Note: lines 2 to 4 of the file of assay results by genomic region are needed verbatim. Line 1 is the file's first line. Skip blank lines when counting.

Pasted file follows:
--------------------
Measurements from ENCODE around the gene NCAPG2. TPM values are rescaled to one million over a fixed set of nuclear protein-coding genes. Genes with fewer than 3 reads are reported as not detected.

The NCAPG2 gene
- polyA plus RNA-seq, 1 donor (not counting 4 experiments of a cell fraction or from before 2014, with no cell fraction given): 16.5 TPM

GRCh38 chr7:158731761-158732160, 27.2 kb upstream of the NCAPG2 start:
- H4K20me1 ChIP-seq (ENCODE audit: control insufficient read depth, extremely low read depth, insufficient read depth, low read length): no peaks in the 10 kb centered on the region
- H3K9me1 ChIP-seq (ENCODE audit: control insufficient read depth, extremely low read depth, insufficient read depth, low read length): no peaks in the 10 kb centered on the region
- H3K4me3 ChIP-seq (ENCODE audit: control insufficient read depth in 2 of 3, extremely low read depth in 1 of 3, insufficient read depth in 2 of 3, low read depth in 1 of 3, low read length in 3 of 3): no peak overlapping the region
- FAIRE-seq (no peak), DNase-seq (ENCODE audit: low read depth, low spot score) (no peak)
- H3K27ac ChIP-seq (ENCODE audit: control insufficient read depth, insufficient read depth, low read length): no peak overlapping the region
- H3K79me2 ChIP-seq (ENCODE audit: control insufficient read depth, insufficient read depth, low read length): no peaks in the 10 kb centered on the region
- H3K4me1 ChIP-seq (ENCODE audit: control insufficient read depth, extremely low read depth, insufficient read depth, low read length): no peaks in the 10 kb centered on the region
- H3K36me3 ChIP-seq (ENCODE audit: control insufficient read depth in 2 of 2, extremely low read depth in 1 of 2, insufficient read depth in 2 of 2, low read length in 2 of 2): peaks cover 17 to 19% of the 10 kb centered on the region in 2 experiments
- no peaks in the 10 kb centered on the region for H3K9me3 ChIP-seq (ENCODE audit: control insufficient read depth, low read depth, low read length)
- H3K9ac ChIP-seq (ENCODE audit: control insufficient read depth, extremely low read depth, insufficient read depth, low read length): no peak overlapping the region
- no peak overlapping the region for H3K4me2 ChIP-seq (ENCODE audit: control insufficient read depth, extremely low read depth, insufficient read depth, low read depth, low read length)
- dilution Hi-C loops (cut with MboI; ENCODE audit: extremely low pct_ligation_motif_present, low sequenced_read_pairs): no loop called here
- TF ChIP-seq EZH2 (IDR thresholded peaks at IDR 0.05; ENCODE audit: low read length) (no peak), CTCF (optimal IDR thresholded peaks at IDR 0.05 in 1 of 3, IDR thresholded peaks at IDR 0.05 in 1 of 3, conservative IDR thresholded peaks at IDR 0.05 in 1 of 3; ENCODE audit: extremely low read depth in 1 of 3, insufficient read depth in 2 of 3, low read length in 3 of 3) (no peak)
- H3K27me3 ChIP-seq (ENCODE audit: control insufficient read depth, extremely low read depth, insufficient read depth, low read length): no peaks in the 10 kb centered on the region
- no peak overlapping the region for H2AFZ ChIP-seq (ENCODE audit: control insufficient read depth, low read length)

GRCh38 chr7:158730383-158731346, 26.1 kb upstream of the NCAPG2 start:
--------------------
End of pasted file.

The NCAPG2 gene
- polyA plus RNA-seq, 1 donor (not counting 4 experiments of a cell fraction or from before 2014, with no cell fraction given): 16.5 TPM

GRCh38 chr7:158731761-158732160, 27.2 kb upstream of the NCAPG2 start: